A new era for Turkey’s military
Turkey’s top soldier is assuming his responsibilities at a very critical time. Amid a civil war in nearby Syria, a possible land offensive in Iraq against the Islamic State of Iraq and the Levant (ISIL) and the surge of outlawed Kurdistan Workers’ Party (PKK) attacks inside Turkey, Gen. Hulusi Akar will be juggling many balls while delicately handling domestic politics.
His rise to the top was neither an easy nor a surprising one. Gen. Akar came from a modest family in Kayseri, attended a standard state high school unlike many of his predecessors that graduated from Military High Schools like Kuleli, Maltepe or Işıklar. Sources close to him describe him as an officer who “thinks like a civilian, acts like a soldier.”
Gen. Akar has served two terms at NATO’s Allied Forces Southern Europe (AFSOUTH) in Italy (renamed the Allied Joint Force Command Naples in 2004), first as intelligence officer and later as the head of the Plans and Principles Department.
One interesting fact about him is his doctoral thesis on the Armenian Problem and how American politics affected the events in 1915. Many of his junior officers could easily tell that he is particularly watchful of events in Bosnia and Azerbaijan.
Gen. Akar’s promotion comes with a full agenda. The priorities of his immediate predecessor, Gen. Necdet Özel, were focused on re-establishing the credibility of the Turkish Army after the politically charged cases of Ergenekon and “Balyoz” (Sledgehammer). Both Özel and Akar are still under fire in terms of their almost numb approach toward the cases and suffering of the defendants. Yet, Özel managed to get results and clear the name of the military. Akar will be “the healer.”
Akar’s mission will be toward the transformation of the Turkish forces. Until the end of his term in 2019, Akar will completely change the army structure and put more emphasis on the War Academy, the Special Forces and technological advancement. While it is becoming increasingly difficult to recruit non-commissioned officers and well-educated personnel in the military, Gen. Akar is said to be a lot more serious about keeping promising officers in the force.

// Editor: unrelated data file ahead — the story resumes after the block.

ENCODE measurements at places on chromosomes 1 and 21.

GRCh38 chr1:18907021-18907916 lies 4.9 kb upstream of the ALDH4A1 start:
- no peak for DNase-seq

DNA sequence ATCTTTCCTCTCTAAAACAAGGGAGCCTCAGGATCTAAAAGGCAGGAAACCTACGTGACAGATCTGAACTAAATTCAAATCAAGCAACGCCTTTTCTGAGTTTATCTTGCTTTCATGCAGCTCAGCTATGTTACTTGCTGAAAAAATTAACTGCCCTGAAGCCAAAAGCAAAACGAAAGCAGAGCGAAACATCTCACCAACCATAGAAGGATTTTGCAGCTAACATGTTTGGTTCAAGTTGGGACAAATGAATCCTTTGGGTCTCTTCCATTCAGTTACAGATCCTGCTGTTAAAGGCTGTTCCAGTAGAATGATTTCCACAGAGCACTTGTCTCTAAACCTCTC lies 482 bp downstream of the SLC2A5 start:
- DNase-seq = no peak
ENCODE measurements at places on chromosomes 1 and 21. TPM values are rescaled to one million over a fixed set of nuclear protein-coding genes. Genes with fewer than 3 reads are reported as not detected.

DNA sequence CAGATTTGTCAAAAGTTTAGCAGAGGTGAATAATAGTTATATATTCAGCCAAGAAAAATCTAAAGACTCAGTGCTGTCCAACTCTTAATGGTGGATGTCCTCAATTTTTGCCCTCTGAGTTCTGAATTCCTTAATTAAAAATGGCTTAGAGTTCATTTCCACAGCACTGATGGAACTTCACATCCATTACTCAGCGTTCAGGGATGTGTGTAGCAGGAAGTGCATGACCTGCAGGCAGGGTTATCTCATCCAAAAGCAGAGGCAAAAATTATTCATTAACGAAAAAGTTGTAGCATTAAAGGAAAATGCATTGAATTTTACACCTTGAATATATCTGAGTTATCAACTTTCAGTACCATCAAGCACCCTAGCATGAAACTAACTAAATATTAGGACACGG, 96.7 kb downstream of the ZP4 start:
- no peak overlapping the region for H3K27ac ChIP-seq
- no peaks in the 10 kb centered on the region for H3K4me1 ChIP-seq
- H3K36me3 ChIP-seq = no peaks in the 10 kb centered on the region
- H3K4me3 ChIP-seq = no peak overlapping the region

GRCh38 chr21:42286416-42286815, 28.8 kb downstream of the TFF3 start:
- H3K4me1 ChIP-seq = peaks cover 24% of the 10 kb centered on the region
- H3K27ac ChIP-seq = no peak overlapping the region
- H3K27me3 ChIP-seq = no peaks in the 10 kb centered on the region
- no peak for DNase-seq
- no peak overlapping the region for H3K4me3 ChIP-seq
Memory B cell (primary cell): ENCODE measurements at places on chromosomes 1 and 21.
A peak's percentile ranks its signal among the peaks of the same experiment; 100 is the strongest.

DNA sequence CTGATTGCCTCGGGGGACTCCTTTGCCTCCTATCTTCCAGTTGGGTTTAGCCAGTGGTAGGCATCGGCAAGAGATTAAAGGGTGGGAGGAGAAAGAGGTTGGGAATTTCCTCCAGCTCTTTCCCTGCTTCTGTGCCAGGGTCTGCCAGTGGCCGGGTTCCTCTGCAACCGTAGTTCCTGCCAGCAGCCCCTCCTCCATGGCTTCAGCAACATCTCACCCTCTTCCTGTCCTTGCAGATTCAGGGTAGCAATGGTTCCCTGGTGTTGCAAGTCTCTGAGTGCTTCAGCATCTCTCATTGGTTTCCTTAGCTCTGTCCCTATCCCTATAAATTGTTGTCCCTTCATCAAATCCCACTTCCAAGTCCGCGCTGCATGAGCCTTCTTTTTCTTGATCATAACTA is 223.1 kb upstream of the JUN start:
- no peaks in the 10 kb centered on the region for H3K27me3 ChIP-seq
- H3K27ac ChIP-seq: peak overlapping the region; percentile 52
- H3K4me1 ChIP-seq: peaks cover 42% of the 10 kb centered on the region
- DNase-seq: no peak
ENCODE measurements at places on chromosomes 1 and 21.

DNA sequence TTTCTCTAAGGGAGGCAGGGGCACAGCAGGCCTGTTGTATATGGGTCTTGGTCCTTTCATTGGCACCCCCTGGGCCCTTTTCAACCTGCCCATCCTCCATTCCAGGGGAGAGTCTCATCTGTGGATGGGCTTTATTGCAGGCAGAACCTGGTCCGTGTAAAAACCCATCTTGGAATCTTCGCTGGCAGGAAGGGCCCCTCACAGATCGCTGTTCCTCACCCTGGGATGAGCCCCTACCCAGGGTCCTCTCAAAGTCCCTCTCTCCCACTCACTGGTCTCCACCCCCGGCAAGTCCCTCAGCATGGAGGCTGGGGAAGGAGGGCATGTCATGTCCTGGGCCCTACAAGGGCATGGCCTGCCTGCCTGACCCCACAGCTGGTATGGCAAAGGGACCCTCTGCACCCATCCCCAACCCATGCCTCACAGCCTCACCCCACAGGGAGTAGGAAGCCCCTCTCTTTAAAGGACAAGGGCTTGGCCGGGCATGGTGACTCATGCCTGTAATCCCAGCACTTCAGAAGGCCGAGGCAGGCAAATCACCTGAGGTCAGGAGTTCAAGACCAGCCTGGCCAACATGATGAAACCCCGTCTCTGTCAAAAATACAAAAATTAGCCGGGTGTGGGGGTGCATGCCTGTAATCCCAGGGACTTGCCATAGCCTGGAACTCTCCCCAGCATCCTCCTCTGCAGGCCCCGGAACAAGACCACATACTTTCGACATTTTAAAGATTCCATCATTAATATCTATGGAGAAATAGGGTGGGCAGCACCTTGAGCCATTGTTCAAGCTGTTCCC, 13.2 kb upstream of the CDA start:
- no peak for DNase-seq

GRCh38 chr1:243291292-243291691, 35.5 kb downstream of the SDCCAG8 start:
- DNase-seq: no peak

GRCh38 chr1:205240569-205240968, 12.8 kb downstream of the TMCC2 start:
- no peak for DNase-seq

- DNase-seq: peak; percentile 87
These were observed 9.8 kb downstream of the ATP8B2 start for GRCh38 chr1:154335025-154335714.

When I asked a former soldier who knows him quite well about his approach towards untraditional allies like China and Russia, his answer told me a lot about the change the Turkish Armed Forces had gone through since 2003.
“Gen. Akar would never intervene in domestic politics. And he would support better political relations with China and Russia,” my source told me, “But he would not allow the military structure to be out of the traditional alliance rules. He is a true NATO soldier in that sense.”
1915 was said to be the Ottoman Empire’s longest year in terms of political and military disasters, Armenian suffering and domestic turbulence. One hundred years later, the Turkish Republic is facing a crisis much smaller in scale yet more important for years to come.
“His foremost priority will be the protection of the borders and his men in uniform,” my source told me. “He would avoid any military adventure.”
“So what about a land offensive for Aleppo? Or Raqqa?” I asked him. “Only when the threat becomes real. He is not a YES man for sending troops outside of Turkey.”